The devastating effect which the COVID-19 pandemic has had on Barbados’ economy has forced Government to change the structure of the Public-Private Partnership (PPP) at the Grantley Adams International Airport.
With the significant reduction in the number of visitors to the island since last year, Minister of Energy, Small Business and Entrepreneurship, Kerrie Symmonds said Government now had to relook the details of the lease agreement.
He made the disclosure during debate on the Grantley Adams International Airport (Amendment) Bill, 2021, this morning.
The PPP will see major renovations taking place at the GAIA to make it more attractive to visitors and to increase the airport’s revenues.
Symmonds said prior to COVID-19 they were on the second phase of the project.
“The project is now in its second phase of the preparation and that is, we had settled in January of 2020 on a structure to the transaction, but along comes a fella called COVID-19 having mercy on nobody anywhere in the world and therefore, the transaction that we contemplated having cannot now be had in the same way because of the very obvious reason that COVID has impacted the financial model that everything rested on,” the minister said.
“And what was the financial model? The financial model was that if you look at 71, 000 passengers coming to the island in January of 2019 and you compare it to 2020 that dropped to 62,000 and then by 2021 we are down to 4000. The major source markets where we draw the traffic from, in January when it is winter [and] cold, those people can’t go anywhere. They are in lockdown in their second wave, or in some cases the third and fourth waves of COVID. Barbados has to deal with a 95 per cent or more fall-off in traffic to the island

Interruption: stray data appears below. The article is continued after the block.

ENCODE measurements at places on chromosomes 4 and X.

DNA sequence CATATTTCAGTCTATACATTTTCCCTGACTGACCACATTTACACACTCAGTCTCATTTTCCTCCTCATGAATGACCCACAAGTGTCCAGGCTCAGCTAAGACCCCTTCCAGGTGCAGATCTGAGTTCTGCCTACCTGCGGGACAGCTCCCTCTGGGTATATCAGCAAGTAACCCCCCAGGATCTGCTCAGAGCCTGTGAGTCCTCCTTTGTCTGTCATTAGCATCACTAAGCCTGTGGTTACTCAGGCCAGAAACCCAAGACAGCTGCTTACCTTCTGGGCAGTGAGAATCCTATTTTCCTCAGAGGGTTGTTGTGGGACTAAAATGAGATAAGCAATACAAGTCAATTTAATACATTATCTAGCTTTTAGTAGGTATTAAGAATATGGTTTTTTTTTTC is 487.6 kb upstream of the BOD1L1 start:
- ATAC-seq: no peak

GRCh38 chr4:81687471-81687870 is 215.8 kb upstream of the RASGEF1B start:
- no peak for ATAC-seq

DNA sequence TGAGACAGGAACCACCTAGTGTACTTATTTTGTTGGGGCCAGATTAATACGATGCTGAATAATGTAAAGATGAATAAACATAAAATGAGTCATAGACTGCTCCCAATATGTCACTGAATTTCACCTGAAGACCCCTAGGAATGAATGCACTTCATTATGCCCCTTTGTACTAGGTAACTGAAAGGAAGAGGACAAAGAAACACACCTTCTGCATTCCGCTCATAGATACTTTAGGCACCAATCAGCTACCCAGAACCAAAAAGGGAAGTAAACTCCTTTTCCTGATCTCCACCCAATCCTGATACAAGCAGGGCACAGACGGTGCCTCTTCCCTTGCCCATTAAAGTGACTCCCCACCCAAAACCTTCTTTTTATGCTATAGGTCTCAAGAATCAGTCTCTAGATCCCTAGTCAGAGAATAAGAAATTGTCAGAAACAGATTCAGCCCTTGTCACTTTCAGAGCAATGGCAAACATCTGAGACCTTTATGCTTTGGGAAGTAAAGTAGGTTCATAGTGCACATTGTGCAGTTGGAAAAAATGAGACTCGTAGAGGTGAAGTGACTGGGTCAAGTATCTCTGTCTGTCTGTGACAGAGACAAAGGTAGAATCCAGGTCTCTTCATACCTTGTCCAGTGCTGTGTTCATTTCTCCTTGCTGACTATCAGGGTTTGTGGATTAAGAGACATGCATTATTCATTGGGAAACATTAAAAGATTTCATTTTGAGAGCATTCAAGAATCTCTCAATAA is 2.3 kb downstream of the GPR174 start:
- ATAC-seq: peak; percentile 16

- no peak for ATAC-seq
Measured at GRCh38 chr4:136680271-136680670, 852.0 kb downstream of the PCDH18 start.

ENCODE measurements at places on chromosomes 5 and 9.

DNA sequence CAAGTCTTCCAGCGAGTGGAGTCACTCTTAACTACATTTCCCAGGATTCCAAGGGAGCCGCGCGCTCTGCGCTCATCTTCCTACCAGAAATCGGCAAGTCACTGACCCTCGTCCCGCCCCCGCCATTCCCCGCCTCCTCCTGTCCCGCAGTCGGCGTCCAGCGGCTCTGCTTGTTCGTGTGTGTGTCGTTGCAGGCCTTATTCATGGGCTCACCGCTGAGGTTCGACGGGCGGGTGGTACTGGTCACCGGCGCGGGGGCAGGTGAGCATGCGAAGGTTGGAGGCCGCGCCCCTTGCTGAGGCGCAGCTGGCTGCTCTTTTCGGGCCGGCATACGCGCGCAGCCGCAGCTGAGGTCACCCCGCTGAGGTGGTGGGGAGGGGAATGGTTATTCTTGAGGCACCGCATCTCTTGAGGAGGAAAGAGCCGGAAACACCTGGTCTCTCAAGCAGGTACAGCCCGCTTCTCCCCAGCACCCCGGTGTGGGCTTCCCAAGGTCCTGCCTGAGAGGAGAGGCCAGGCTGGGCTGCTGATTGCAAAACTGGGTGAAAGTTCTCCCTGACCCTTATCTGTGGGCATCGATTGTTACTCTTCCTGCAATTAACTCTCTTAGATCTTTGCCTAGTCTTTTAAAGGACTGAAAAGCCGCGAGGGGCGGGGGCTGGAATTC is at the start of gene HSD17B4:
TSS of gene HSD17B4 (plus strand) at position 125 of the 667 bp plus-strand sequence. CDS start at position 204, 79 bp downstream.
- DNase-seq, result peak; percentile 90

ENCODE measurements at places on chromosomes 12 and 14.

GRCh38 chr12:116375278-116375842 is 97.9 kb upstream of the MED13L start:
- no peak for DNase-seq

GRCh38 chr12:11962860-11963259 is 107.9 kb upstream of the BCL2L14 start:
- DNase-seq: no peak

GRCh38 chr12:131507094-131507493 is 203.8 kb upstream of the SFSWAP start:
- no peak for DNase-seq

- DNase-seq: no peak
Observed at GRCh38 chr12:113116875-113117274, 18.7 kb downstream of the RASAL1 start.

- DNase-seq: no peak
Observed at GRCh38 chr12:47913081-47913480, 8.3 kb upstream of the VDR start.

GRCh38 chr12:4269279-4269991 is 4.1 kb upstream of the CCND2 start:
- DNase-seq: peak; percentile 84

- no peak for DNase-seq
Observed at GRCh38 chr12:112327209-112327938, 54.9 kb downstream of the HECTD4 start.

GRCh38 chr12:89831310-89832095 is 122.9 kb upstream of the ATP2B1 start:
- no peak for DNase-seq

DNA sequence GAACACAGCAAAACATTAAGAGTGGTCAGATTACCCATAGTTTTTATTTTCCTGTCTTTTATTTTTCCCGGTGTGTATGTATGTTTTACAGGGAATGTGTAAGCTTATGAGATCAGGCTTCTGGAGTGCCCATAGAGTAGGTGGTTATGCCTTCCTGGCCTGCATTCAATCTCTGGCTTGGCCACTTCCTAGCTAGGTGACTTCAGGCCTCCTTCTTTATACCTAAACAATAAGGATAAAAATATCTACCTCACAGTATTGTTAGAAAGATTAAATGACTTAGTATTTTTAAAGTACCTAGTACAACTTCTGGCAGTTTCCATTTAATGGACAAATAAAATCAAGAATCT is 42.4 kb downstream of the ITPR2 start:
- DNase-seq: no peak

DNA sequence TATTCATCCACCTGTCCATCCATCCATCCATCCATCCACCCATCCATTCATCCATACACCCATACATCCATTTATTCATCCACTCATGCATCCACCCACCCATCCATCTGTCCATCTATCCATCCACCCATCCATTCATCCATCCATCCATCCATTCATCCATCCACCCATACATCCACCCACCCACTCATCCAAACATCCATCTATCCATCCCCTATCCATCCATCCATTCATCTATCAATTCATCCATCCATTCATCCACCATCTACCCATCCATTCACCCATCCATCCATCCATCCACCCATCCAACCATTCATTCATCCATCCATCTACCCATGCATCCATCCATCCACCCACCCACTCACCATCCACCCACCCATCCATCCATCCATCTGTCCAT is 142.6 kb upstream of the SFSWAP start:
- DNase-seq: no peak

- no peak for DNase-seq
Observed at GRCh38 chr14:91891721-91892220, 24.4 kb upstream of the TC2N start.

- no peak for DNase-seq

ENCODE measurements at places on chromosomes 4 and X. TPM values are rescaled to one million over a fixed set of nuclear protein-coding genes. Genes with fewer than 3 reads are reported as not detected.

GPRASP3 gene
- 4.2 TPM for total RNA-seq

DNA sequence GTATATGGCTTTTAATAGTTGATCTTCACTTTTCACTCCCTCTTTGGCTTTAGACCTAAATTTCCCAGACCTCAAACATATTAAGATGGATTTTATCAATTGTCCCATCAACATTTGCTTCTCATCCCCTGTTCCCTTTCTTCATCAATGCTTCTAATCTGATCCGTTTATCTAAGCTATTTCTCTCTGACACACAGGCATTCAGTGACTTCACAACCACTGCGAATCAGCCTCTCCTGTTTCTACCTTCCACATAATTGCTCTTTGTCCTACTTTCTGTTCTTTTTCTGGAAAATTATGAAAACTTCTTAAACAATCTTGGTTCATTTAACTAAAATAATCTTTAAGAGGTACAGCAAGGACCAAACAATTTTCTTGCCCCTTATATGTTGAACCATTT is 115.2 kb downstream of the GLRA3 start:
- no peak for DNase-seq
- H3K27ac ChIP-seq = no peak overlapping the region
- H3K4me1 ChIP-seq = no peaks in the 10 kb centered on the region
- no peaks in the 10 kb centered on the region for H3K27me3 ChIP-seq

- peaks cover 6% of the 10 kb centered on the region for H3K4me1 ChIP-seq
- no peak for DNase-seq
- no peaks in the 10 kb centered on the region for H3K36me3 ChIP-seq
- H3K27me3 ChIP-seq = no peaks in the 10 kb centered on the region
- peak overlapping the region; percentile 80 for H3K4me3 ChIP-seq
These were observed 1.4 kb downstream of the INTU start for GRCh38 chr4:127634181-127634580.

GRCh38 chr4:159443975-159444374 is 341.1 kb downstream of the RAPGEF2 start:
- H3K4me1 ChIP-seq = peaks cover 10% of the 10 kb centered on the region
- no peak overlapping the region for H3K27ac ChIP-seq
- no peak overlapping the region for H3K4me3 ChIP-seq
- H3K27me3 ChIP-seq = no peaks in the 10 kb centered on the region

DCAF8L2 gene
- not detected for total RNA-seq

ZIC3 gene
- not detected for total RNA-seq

“It is unbelievable but the reality is that the structure of the transaction that one is planning has to be fundamentally revisited…”
The minister said this included Government’s initial offer to grant a private entity a 30-year lease to run the GAIA.
“At the time when we had the initial discussions we were looking at 30 years…In the window of the transaction discussions in terms of time, we were looking at 30 years being the life of the transaction. The transaction structure is now being re-discussed so I don’t want to commit to the House the period of time…” Symmonds said.
It was previously announced that 13 bidders had been shortlisted.
Symmonds maintained that the GAIA was not being sold.
“The effort that this Government is seeking to put in place with the International Finance Corporation so as to refurbish the GAIA is in no way related to any sale of the airport. The airport is not being sold. There is no intention, there is no interest in sale. The airport is to be expanded and is to be managed over a concession period which will be set in terms of time and then after that it reverts to the Government and people of Barbados,” he insisted. (RB)